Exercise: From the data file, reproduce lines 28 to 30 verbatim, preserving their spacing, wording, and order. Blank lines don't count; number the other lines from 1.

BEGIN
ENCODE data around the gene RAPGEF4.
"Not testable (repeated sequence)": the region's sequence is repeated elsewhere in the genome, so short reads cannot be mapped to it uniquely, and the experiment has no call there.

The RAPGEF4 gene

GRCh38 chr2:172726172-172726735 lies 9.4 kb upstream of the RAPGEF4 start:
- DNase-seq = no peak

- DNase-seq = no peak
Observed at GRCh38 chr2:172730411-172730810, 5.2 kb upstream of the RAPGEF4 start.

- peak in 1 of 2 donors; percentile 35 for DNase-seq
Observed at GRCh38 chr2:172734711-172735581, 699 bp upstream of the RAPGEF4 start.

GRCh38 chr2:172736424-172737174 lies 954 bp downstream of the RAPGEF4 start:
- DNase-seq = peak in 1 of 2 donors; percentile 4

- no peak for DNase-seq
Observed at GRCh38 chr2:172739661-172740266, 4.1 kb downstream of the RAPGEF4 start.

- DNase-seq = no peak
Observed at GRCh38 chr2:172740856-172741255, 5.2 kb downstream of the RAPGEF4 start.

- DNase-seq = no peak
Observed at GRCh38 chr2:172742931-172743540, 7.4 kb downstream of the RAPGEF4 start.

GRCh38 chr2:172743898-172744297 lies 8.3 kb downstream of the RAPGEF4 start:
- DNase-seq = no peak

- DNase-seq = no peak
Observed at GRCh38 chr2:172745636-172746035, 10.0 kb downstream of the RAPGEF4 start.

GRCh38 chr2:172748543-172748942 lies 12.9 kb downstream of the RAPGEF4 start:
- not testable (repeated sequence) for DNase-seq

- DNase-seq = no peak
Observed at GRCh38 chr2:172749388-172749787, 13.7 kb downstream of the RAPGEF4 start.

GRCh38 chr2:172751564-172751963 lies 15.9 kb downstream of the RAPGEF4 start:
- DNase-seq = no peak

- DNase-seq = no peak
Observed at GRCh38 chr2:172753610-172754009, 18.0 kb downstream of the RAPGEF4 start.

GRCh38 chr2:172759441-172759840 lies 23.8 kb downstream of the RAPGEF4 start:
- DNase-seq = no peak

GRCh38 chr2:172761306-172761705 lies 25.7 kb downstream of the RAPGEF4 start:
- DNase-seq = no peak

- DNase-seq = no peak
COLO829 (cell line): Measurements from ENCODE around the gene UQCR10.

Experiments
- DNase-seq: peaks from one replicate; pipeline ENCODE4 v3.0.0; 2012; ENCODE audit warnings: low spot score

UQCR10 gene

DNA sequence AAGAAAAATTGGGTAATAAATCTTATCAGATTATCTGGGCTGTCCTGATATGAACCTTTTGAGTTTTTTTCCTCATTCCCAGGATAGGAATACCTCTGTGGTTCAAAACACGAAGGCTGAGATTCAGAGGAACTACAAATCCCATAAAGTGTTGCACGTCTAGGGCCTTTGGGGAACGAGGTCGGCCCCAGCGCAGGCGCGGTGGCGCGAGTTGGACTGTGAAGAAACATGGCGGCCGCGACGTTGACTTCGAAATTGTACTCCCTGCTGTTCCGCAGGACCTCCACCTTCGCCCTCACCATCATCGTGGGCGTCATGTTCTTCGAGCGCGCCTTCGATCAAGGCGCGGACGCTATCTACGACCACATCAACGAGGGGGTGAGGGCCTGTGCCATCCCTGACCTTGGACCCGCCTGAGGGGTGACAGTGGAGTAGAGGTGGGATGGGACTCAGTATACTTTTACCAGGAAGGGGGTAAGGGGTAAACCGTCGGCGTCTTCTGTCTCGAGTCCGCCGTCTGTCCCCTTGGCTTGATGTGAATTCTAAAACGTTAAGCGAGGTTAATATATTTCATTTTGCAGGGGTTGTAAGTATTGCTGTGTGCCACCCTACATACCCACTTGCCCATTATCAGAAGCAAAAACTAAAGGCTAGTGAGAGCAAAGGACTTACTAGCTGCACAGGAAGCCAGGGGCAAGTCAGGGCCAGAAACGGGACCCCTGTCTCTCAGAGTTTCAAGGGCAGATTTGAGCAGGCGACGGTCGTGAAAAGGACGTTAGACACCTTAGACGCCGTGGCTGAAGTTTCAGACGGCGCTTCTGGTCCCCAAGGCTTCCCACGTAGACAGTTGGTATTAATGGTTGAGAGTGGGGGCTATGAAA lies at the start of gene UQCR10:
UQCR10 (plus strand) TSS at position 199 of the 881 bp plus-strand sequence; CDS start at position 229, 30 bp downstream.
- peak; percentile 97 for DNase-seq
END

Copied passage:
- DNase-seq = no peak
Observed at GRCh38 chr2:172753610-172754009, 18.0 kb downstream of the RAPGEF4 start.

GRCh38 chr2:172759441-172759840 lies 23.8 kb downstream of the RAPGEF4 start: